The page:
According to the BBC, shares of the scandal-plagued China Huarong Asset Management have dropped by 50% following a state-backed bailout of nearly $6.6 billion.
The company’s shares resumed trading on the Hong Kong Stock Exchange on Wednesday after a nine-month suspension.
Huarong shocked Asian stock markets last August when it revealed a record loss of nearly $16 billion.
According to the report, the firm’s former chairman, Lai Xiaomin, was executed last year after being found guilty of corruption.
Huarong, one of four state-owned distressed-debt managers, ceased trading in its shares on April 1 of last year.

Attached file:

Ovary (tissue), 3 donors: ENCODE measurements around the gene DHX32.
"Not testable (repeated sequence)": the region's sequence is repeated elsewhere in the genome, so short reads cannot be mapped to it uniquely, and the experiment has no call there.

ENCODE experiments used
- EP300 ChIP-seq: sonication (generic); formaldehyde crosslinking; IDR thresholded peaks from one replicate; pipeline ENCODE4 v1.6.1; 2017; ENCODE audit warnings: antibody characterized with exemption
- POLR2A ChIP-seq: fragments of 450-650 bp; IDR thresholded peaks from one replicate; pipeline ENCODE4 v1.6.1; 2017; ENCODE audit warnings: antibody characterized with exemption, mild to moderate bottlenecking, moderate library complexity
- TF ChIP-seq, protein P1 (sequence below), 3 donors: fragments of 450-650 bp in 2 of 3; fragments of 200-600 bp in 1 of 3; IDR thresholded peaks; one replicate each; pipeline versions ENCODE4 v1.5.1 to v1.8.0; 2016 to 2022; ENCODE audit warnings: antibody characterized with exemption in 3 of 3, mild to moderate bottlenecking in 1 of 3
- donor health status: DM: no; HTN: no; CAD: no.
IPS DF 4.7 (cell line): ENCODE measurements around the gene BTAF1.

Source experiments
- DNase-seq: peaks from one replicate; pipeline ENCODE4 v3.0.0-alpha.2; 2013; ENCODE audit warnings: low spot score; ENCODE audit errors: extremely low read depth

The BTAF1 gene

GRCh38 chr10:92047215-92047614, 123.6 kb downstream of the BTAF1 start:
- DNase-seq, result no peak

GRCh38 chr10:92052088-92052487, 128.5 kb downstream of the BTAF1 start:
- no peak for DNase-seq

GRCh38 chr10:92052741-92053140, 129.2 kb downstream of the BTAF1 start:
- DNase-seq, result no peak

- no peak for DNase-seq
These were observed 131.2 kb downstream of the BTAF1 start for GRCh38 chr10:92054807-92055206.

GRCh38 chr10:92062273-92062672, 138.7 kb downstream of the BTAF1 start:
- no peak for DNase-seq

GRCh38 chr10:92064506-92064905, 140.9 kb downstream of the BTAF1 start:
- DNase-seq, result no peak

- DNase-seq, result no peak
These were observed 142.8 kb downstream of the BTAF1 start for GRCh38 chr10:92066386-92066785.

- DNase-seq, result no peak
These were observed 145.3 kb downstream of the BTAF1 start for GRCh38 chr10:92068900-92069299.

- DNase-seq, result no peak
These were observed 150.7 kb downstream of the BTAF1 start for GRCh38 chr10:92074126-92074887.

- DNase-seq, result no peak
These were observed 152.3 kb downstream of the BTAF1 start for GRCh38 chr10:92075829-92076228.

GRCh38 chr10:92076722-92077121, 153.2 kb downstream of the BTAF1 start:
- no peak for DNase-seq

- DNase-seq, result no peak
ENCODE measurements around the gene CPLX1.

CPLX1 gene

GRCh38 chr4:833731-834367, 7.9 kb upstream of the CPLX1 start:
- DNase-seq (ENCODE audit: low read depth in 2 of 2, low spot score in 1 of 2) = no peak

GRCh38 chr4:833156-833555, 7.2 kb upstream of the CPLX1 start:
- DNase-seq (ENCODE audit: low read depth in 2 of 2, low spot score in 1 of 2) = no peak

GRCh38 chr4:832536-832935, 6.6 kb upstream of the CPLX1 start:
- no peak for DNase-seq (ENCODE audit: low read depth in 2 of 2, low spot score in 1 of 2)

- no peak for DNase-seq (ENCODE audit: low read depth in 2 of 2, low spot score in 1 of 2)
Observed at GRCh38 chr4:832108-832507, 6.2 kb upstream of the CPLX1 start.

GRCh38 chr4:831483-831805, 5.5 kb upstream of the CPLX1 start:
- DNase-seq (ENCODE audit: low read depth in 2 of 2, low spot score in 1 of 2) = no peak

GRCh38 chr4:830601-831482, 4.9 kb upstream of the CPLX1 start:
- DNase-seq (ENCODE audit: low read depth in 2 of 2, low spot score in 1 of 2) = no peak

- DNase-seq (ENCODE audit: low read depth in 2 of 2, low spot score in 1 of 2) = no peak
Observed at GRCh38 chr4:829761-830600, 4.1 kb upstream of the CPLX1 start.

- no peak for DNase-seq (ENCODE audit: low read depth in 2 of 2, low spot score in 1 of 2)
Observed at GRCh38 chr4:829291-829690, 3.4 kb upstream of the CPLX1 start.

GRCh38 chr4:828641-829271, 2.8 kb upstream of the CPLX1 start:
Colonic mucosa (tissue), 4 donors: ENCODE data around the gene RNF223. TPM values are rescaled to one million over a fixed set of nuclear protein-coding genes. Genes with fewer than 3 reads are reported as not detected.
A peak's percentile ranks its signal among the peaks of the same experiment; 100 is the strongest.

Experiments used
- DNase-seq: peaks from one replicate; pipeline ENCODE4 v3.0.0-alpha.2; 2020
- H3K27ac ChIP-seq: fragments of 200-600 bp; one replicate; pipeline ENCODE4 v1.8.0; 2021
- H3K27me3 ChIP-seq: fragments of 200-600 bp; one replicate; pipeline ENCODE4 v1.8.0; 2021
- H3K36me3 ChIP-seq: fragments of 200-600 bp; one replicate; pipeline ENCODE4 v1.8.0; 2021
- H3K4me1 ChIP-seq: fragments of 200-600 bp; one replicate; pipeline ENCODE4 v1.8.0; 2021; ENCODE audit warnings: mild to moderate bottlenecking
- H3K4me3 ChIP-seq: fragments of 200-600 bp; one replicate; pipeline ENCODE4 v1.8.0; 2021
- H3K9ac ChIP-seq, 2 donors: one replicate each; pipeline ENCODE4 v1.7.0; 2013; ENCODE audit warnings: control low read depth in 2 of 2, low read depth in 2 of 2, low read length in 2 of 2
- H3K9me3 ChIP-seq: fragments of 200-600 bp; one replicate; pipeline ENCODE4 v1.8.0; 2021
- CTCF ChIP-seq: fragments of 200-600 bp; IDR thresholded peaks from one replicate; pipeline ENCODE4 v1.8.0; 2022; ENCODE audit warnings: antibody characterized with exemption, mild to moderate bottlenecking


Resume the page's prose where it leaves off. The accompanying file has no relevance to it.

The move came after the company missed a deadline to file its earnings for 2020 at the end of March.
According to the report, this triggered a sell-off in Huarong’s US dollar-denominated bonds, which spread to the bonds of other Chinese companies.
Huarong, whose largest shareholder is China’s Finance Ministry, announced a $24.5 million profit for the first half of 2021 and a nearly $16 billion loss for 2020 in August.
The asset manager expanded far beyond its original remit during Lai’s tenure as chairman.
Investors saw the firm’s crisis as a litmus test for the Chinese government’s approach to corporate failures.